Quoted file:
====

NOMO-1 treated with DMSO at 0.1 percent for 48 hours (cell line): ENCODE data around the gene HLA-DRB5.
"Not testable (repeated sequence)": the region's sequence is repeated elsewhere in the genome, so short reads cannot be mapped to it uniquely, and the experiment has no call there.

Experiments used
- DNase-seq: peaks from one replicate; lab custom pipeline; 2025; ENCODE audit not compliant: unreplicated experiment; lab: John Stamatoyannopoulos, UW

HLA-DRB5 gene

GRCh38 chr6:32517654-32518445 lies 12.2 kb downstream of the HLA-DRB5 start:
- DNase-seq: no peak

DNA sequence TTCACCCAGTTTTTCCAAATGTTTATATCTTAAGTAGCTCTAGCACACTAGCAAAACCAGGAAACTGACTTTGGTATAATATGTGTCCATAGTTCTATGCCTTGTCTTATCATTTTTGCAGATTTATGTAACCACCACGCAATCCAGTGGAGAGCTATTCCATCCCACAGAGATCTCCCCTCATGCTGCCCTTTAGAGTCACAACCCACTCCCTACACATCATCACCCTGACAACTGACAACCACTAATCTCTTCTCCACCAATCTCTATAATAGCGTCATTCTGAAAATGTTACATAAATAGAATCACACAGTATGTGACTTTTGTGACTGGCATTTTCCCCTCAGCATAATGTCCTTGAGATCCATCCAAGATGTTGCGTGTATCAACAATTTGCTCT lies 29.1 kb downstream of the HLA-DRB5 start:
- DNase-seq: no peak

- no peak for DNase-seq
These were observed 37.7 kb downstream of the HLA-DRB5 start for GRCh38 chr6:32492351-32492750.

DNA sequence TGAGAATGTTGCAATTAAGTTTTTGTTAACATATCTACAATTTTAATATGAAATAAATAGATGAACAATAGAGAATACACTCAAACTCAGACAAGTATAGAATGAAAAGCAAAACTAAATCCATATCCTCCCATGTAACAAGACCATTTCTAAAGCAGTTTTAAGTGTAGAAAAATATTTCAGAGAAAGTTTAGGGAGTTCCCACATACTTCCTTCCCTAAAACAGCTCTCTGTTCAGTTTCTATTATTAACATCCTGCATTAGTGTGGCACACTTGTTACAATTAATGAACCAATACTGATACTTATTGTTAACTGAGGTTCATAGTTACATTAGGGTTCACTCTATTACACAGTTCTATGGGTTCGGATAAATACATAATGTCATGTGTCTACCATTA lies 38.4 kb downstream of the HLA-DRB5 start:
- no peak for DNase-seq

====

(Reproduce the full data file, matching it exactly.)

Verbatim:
NOMO-1 treated with DMSO at 0.1 percent for 48 hours (cell line): ENCODE data around the gene HLA-DRB5.
"Not testable (repeated sequence)": the region's sequence is repeated elsewhere in the genome, so short reads cannot be mapped to it uniquely, and the experiment has no call there.

Experiments used
- DNase-seq: peaks from one replicate; lab custom pipeline; 2025; ENCODE audit not compliant: unreplicated experiment; lab: John Stamatoyannopoulos, UW

HLA-DRB5 gene

GRCh38 chr6:32517654-32518445 lies 12.2 kb downstream of the HLA-DRB5 start:
- DNase-seq: no peak

DNA sequence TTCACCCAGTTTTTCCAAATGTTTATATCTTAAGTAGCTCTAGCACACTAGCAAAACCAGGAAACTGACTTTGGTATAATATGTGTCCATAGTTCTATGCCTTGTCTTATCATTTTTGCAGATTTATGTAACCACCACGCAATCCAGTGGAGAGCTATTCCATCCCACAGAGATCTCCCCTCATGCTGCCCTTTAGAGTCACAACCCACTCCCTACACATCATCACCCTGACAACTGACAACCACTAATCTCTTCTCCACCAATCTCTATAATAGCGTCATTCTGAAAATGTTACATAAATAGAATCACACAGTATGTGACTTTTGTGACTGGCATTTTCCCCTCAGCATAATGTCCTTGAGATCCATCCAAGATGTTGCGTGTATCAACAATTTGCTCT lies 29.1 kb downstream of the HLA-DRB5 start:
- DNase-seq: no peak

- no peak for DNase-seq
These were observed 37.7 kb downstream of the HLA-DRB5 start for GRCh38 chr6:32492351-32492750.

DNA sequence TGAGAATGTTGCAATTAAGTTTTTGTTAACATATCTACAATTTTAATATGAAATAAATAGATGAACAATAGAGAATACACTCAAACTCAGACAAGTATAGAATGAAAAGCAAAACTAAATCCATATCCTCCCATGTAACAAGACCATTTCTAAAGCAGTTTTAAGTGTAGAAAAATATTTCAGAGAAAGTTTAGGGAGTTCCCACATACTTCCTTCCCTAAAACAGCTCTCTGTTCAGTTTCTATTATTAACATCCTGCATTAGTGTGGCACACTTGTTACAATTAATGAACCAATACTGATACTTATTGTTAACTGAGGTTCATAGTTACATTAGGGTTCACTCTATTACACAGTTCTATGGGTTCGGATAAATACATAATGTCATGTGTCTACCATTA lies 38.4 kb downstream of the HLA-DRB5 start:
- no peak for DNase-seq